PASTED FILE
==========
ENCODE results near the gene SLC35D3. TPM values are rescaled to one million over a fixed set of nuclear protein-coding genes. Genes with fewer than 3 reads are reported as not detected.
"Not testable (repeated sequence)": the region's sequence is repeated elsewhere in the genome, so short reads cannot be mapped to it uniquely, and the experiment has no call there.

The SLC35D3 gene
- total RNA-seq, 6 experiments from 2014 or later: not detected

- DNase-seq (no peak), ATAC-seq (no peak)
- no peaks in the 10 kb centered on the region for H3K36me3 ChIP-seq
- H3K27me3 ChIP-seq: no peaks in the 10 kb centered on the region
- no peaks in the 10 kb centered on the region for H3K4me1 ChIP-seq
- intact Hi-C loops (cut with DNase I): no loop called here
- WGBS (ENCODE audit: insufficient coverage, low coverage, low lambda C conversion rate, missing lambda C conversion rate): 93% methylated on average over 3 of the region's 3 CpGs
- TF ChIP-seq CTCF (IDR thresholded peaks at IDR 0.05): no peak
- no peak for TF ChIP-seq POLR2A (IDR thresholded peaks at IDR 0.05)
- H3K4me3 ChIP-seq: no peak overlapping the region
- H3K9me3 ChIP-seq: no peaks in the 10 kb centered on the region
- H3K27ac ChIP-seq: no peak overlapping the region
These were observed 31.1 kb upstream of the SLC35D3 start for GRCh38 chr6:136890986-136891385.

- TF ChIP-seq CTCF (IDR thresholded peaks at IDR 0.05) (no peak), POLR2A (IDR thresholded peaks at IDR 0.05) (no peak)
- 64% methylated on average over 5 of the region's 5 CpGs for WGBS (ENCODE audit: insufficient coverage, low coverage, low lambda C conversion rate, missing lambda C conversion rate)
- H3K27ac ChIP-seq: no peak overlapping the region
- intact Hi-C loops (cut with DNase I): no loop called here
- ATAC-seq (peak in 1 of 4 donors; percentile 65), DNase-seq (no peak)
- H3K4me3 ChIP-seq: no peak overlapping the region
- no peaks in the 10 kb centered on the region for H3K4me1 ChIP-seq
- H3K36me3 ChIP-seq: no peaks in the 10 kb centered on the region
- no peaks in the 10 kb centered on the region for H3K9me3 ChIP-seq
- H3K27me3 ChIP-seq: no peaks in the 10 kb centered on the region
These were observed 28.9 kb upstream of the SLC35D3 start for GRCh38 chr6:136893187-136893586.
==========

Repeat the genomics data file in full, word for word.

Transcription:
ENCODE results near the gene SLC35D3. TPM values are rescaled to one million over a fixed set of nuclear protein-coding genes. Genes with fewer than 3 reads are reported as not detected.
"Not testable (repeated sequence)": the region's sequence is repeated elsewhere in the genome, so short reads cannot be mapped to it uniquely, and the experiment has no call there.

The SLC35D3 gene
- total RNA-seq, 6 experiments from 2014 or later: not detected

- DNase-seq (no peak), ATAC-seq (no peak)
- no peaks in the 10 kb centered on the region for H3K36me3 ChIP-seq
- H3K27me3 ChIP-seq: no peaks in the 10 kb centered on the region
- no peaks in the 10 kb centered on the region for H3K4me1 ChIP-seq
- intact Hi-C loops (cut with DNase I): no loop called here
- WGBS (ENCODE audit: insufficient coverage, low coverage, low lambda C conversion rate, missing lambda C conversion rate): 93% methylated on average over 3 of the region's 3 CpGs
- TF ChIP-seq CTCF (IDR thresholded peaks at IDR 0.05): no peak
- no peak for TF ChIP-seq POLR2A (IDR thresholded peaks at IDR 0.05)
- H3K4me3 ChIP-seq: no peak overlapping the region
- H3K9me3 ChIP-seq: no peaks in the 10 kb centered on the region
- H3K27ac ChIP-seq: no peak overlapping the region
These were observed 31.1 kb upstream of the SLC35D3 start for GRCh38 chr6:136890986-136891385.

- TF ChIP-seq CTCF (IDR thresholded peaks at IDR 0.05) (no peak), POLR2A (IDR thresholded peaks at IDR 0.05) (no peak)
- 64% methylated on average over 5 of the region's 5 CpGs for WGBS (ENCODE audit: insufficient coverage, low coverage, low lambda C conversion rate, missing lambda C conversion rate)
- H3K27ac ChIP-seq: no peak overlapping the region
- intact Hi-C loops (cut with DNase I): no loop called here
- ATAC-seq (peak in 1 of 4 donors; percentile 65), DNase-seq (no peak)
- H3K4me3 ChIP-seq: no peak overlapping the region
- no peaks in the 10 kb centered on the region for H3K4me1 ChIP-seq
- H3K36me3 ChIP-seq: no peaks in the 10 kb centered on the region
- no peaks in the 10 kb centered on the region for H3K9me3 ChIP-seq
- H3K27me3 ChIP-seq: no peaks in the 10 kb centered on the region
These were observed 28.9 kb upstream of the SLC35D3 start for GRCh38 chr6:136893187-136893586.